Mar 7, 2024 - News

Women are winning real estate in Indiana

Share of housing units owned and occupied by single women, 2022
Data: LendingTree; Map: Alice Feng/Axios

If the future is female, then we're there, baby — or real estate is, anyway.

The big picture: Sixty years ago, women couldn't get a credit card or mortgage without a male co-signer.

  • Now, the nation's share of single women homeowners eclipses that of single men, and overall homeownership is majority female, Axios' Brianna Crane writes.

Why it matters: The gender pay gap and inequitable caregiving responsibilities have historically served as barriers for women.

  • But the rise in homeownership accompanies a strong shift toward women-led households, both single and married, Urban Institute researcher Jung Hyun Choi tells Axios.
  • In 1990, fewer than a third of total households reported being headed by female breadwinners. In 2021, most households (51%) did.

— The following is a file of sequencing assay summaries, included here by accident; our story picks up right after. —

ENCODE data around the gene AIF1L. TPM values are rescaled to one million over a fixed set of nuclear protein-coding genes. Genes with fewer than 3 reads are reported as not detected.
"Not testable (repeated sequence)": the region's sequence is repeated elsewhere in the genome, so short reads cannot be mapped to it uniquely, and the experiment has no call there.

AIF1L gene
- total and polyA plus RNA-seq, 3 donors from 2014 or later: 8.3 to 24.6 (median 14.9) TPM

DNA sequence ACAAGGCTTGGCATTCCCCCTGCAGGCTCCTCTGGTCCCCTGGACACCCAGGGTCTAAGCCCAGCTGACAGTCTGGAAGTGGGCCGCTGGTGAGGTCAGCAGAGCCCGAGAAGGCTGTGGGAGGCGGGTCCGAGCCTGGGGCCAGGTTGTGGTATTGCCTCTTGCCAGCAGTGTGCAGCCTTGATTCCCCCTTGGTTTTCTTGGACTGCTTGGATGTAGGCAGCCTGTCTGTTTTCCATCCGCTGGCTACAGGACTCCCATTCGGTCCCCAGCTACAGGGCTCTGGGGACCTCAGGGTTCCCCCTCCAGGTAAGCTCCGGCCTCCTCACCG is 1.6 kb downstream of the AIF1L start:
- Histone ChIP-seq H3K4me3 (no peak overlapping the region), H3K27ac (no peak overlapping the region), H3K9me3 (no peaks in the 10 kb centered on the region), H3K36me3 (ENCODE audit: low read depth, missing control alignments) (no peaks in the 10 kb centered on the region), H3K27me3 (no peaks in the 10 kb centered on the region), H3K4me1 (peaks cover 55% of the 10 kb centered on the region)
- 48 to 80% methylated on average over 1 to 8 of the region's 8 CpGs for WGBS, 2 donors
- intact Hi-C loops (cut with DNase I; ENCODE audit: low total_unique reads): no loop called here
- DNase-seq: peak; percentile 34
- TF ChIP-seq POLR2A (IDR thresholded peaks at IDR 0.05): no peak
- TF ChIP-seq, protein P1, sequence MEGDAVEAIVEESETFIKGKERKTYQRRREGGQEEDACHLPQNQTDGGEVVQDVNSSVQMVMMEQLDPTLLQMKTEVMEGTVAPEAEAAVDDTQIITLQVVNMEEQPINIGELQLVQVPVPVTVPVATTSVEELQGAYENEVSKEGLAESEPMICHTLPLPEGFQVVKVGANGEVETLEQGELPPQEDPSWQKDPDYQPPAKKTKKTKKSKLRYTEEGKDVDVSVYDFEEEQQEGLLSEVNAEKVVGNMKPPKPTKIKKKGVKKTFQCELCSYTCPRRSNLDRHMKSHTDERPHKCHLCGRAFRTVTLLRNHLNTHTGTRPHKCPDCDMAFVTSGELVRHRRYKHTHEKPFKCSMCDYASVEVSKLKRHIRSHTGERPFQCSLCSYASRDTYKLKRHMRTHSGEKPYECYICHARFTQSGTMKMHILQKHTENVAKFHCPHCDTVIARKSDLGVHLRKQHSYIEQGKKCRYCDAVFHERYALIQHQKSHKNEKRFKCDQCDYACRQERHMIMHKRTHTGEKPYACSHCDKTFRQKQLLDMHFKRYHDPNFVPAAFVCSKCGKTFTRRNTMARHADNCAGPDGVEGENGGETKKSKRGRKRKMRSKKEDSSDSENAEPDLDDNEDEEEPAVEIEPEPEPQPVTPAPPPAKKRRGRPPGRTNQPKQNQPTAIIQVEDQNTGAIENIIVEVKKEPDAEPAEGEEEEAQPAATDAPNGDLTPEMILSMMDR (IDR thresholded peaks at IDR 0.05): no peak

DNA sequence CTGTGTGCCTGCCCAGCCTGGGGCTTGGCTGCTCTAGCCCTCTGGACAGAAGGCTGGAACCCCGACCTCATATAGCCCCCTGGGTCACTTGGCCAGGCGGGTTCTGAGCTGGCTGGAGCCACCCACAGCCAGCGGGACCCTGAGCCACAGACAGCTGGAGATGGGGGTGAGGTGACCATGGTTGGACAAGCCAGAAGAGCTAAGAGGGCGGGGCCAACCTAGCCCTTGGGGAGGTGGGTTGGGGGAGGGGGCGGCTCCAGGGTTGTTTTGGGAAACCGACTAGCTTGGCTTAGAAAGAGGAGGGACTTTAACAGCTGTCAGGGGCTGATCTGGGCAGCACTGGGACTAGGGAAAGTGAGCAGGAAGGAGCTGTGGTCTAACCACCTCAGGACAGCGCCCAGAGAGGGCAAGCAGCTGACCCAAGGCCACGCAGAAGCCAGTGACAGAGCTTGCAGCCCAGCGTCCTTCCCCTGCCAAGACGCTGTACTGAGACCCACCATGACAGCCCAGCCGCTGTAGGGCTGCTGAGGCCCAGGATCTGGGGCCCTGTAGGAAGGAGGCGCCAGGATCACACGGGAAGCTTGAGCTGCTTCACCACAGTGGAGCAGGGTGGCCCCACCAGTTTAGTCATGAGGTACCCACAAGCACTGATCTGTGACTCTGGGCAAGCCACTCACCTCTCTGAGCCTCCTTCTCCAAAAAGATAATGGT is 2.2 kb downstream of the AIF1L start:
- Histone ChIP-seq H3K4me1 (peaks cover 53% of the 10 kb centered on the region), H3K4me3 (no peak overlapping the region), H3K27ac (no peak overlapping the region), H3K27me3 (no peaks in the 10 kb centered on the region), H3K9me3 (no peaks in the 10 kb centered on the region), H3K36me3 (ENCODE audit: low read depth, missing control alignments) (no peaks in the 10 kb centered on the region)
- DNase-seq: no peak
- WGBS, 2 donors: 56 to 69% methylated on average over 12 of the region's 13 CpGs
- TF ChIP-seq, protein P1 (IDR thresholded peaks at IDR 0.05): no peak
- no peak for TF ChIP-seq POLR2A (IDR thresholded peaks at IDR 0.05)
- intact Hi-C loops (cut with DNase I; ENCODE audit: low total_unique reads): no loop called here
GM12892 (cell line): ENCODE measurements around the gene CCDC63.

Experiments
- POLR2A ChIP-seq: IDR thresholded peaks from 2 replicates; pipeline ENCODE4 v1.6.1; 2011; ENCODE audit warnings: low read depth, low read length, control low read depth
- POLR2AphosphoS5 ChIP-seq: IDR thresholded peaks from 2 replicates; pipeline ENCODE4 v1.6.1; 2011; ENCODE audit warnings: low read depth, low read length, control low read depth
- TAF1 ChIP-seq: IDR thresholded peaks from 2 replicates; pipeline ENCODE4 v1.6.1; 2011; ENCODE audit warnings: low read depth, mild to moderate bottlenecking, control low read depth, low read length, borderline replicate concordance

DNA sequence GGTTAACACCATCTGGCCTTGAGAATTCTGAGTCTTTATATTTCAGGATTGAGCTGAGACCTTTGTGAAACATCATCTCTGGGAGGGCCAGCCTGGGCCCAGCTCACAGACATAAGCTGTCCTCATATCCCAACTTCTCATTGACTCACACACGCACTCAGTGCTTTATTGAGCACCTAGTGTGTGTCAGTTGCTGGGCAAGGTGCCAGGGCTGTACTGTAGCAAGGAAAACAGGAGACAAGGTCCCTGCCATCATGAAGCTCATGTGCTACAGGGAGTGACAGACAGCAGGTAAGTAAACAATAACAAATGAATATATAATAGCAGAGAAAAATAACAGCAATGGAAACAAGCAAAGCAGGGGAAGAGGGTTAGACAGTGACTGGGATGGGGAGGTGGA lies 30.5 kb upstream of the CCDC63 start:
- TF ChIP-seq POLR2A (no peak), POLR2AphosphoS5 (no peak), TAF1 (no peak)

Zoom in: Census data show nearly 13% of homes in Indiana are owned by single women, compared to 11% by single men, per LendingTree.

State of play: Solo women mortgage applicants made up 18% of the U.S. market in 2023, a share that's slowly grown since mortgage platform Maxwell started tracking applicants' gender and marital status in 2021.

  • One in three women with partners bought alone because they were in a stronger financial position to do so, Maxwell's annual Single Women Home Buyer Report found.

The intrigue: In most age groups, women outnumber men.

  • Maxwell's report shows Gen Zers and millennials made up the largest share of single women mortgage applicants in 2023.

The other side: Opportunity isn't equal. Single Latina and Black women have the lowest ownership rates of any group in the U.S., Axios' Astrid Galván reports.

  • Single women with children also face low ownership rates compared with other groups, including single men with children, Choi's research shows.
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